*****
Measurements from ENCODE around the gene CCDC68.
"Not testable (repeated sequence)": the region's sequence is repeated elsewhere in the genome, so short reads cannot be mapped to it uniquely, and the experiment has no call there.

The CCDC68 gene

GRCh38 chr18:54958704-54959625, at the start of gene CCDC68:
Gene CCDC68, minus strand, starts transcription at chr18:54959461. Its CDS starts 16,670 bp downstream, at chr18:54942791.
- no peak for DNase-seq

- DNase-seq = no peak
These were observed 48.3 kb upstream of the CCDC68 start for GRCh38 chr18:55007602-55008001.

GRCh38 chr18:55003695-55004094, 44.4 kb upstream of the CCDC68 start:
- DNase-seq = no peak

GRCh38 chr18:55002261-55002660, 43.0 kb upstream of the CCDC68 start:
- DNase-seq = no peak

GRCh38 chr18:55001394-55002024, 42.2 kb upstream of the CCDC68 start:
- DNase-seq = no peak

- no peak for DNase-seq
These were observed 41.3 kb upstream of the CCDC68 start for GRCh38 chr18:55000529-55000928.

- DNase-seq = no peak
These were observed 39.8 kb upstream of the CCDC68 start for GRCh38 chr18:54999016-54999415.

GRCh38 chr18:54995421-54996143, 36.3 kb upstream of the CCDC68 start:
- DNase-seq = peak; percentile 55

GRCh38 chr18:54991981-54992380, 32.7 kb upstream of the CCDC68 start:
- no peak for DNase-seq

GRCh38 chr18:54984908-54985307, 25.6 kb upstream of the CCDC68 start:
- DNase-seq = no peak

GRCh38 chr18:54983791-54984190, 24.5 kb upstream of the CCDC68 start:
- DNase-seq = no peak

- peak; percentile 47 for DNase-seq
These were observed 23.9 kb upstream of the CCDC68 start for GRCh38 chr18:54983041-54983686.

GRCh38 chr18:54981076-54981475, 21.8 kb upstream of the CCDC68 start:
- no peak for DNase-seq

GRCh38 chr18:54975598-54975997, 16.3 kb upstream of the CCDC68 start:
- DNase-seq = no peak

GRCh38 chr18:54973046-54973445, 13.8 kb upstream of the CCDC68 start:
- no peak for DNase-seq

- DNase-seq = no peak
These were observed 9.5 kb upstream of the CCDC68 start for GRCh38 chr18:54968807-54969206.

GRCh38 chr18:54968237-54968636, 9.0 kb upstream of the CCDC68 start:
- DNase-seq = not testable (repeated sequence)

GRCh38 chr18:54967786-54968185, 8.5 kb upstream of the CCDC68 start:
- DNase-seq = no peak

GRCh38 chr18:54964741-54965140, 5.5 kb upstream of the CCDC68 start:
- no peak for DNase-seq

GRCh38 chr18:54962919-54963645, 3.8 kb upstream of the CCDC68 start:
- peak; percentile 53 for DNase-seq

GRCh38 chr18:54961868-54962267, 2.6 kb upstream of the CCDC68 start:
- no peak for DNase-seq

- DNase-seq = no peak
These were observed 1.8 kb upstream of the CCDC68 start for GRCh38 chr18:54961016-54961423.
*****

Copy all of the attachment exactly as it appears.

Measurements from ENCODE around the gene CCDC68.
"Not testable (repeated sequence)": the region's sequence is repeated elsewhere in the genome, so short reads cannot be mapped to it uniquely, and the experiment has no call there.

The CCDC68 gene

GRCh38 chr18:54958704-54959625, at the start of gene CCDC68:
Gene CCDC68, minus strand, starts transcription at chr18:54959461. Its CDS starts 16,670 bp downstream, at chr18:54942791.
- no peak for DNase-seq

- DNase-seq = no peak
These were observed 48.3 kb upstream of the CCDC68 start for GRCh38 chr18:55007602-55008001.

GRCh38 chr18:55003695-55004094, 44.4 kb upstream of the CCDC68 start:
- DNase-seq = no peak

GRCh38 chr18:55002261-55002660, 43.0 kb upstream of the CCDC68 start:
- DNase-seq = no peak

GRCh38 chr18:55001394-55002024, 42.2 kb upstream of the CCDC68 start:
- DNase-seq = no peak

- no peak for DNase-seq
These were observed 41.3 kb upstream of the CCDC68 start for GRCh38 chr18:55000529-55000928.

- DNase-seq = no peak
These were observed 39.8 kb upstream of the CCDC68 start for GRCh38 chr18:54999016-54999415.

GRCh38 chr18:54995421-54996143, 36.3 kb upstream of the CCDC68 start:
- DNase-seq = peak; percentile 55

GRCh38 chr18:54991981-54992380, 32.7 kb upstream of the CCDC68 start:
- no peak for DNase-seq

GRCh38 chr18:54984908-54985307, 25.6 kb upstream of the CCDC68 start:
- DNase-seq = no peak

GRCh38 chr18:54983791-54984190, 24.5 kb upstream of the CCDC68 start:
- DNase-seq = no peak

- peak; percentile 47 for DNase-seq
These were observed 23.9 kb upstream of the CCDC68 start for GRCh38 chr18:54983041-54983686.

GRCh38 chr18:54981076-54981475, 21.8 kb upstream of the CCDC68 start:
- no peak for DNase-seq

GRCh38 chr18:54975598-54975997, 16.3 kb upstream of the CCDC68 start:
- DNase-seq = no peak

GRCh38 chr18:54973046-54973445, 13.8 kb upstream of the CCDC68 start:
- no peak for DNase-seq

- DNase-seq = no peak
These were observed 9.5 kb upstream of the CCDC68 start for GRCh38 chr18:54968807-54969206.

GRCh38 chr18:54968237-54968636, 9.0 kb upstream of the CCDC68 start:
- DNase-seq = not testable (repeated sequence)

GRCh38 chr18:54967786-54968185, 8.5 kb upstream of the CCDC68 start:
- DNase-seq = no peak

GRCh38 chr18:54964741-54965140, 5.5 kb upstream of the CCDC68 start:
- no peak for DNase-seq

GRCh38 chr18:54962919-54963645, 3.8 kb upstream of the CCDC68 start:
- peak; percentile 53 for DNase-seq

GRCh38 chr18:54961868-54962267, 2.6 kb upstream of the CCDC68 start:
- no peak for DNase-seq

- DNase-seq = no peak
These were observed 1.8 kb upstream of the CCDC68 start for GRCh38 chr18:54961016-54961423.